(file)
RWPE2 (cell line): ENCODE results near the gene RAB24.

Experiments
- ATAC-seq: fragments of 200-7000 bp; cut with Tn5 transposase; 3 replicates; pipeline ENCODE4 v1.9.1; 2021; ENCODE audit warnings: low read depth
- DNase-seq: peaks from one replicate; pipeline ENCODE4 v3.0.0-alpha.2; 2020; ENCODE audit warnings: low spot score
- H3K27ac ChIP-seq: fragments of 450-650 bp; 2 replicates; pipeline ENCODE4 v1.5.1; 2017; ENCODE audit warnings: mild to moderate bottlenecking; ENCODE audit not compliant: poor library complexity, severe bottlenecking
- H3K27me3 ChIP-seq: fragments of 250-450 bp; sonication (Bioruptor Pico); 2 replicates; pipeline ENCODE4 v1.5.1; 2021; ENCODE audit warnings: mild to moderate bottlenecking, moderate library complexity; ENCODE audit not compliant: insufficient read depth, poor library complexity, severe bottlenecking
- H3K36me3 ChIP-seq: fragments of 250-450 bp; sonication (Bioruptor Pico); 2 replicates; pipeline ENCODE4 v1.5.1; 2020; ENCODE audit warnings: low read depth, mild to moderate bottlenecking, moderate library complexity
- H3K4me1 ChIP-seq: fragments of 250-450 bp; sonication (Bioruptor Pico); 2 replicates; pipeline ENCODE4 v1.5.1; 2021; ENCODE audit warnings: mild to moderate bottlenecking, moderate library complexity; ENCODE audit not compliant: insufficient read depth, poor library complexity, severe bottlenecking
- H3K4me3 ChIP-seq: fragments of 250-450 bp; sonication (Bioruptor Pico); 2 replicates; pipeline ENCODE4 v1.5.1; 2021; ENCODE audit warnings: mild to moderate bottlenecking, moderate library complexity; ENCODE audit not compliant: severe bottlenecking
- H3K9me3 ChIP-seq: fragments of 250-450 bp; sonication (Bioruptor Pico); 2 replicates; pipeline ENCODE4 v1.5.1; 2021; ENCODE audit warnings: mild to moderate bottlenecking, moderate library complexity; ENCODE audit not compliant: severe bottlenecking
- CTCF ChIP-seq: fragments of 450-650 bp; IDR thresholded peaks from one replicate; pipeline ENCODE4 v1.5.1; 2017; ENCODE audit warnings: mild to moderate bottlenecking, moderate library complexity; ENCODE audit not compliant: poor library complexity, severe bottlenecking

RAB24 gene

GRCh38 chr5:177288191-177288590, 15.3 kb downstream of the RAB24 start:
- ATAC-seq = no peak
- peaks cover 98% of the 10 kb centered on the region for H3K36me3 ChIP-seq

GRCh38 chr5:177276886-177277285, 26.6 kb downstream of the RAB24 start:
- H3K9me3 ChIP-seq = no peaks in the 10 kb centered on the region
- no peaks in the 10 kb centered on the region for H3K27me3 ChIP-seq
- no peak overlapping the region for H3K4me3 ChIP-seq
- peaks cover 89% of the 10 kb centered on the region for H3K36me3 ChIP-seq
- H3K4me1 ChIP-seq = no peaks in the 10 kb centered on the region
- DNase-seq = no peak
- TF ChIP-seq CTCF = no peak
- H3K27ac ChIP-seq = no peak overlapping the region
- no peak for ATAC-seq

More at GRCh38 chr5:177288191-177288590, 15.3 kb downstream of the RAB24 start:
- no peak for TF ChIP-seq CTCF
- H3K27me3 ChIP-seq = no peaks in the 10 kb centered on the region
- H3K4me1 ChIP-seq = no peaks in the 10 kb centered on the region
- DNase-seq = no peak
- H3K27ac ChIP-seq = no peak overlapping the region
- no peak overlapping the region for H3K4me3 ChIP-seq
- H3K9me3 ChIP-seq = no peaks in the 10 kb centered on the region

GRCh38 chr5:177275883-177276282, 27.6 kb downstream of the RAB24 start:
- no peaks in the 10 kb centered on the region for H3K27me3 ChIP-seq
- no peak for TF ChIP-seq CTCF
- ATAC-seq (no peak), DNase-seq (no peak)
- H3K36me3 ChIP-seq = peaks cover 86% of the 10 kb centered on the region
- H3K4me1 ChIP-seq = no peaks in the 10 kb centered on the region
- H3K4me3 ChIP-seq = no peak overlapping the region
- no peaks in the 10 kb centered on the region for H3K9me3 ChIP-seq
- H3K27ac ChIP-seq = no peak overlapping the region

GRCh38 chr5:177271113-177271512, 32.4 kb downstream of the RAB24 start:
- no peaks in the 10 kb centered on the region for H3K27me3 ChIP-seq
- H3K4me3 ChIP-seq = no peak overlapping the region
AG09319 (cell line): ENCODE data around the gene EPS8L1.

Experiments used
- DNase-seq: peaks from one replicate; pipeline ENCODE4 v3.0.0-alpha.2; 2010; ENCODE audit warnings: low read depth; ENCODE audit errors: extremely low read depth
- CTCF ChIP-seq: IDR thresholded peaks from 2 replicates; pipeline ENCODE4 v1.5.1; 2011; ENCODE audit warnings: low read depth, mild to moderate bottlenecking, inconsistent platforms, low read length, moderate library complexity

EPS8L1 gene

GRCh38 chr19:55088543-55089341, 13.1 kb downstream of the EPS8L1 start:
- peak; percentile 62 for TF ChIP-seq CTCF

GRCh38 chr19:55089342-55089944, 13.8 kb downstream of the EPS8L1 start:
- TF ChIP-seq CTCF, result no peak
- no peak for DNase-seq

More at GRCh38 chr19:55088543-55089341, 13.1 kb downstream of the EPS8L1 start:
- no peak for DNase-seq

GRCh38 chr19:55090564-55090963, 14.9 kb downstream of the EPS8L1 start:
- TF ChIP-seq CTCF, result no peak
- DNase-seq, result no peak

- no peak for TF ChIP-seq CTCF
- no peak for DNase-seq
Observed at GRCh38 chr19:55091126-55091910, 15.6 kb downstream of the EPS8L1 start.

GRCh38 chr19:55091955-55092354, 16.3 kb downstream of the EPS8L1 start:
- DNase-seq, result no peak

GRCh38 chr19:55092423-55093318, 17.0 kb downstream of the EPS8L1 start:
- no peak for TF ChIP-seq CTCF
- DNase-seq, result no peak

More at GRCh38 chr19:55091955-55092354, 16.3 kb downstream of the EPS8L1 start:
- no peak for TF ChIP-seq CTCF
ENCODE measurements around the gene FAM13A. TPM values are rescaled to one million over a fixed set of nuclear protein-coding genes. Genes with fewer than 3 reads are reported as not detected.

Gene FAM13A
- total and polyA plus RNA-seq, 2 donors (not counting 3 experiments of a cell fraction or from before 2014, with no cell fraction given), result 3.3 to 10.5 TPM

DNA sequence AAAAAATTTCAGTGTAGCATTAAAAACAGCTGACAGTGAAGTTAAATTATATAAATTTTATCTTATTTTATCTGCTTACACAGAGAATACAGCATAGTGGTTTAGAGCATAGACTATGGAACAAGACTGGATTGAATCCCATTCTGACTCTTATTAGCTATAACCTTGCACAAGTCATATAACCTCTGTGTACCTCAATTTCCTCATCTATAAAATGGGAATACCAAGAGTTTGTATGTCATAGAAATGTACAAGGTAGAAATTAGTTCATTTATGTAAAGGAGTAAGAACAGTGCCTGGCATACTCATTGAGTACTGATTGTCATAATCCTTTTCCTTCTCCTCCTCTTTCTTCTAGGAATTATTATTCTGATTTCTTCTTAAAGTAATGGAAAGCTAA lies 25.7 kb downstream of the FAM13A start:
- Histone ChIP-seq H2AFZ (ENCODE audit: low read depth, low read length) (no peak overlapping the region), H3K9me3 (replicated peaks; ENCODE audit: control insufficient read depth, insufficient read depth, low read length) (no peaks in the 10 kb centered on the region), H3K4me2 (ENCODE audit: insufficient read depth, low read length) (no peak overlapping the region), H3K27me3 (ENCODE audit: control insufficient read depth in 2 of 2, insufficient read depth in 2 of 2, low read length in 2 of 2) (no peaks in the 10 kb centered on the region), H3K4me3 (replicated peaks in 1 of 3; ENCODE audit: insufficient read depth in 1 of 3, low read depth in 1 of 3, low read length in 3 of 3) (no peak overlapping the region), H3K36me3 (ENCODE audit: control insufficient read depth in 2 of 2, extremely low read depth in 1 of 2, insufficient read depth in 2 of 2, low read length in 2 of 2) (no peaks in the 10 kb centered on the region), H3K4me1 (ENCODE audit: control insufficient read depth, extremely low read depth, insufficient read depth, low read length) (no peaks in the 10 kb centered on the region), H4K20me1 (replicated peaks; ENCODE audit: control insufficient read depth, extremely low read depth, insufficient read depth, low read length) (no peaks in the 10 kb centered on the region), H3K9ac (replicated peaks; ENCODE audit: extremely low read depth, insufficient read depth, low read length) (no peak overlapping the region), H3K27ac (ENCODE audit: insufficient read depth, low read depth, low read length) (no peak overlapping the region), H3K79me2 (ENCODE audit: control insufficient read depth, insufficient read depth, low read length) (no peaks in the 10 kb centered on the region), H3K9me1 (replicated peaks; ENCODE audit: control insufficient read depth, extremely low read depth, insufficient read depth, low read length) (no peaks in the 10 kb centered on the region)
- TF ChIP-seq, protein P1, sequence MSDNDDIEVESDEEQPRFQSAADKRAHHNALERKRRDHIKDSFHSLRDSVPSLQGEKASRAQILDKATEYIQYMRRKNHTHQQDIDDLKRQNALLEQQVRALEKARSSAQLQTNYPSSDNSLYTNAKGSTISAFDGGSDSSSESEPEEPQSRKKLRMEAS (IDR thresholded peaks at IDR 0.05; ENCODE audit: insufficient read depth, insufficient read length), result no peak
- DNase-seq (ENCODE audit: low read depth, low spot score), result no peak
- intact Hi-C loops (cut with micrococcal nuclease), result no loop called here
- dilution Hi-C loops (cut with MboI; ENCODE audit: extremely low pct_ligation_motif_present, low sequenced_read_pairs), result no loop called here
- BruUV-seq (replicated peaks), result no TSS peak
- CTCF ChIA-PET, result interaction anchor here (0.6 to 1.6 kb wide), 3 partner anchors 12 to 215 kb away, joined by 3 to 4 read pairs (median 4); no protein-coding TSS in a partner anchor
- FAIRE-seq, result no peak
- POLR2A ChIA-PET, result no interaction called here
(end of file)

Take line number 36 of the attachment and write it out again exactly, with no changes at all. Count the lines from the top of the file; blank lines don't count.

- no peak for TF ChIP-seq CTCF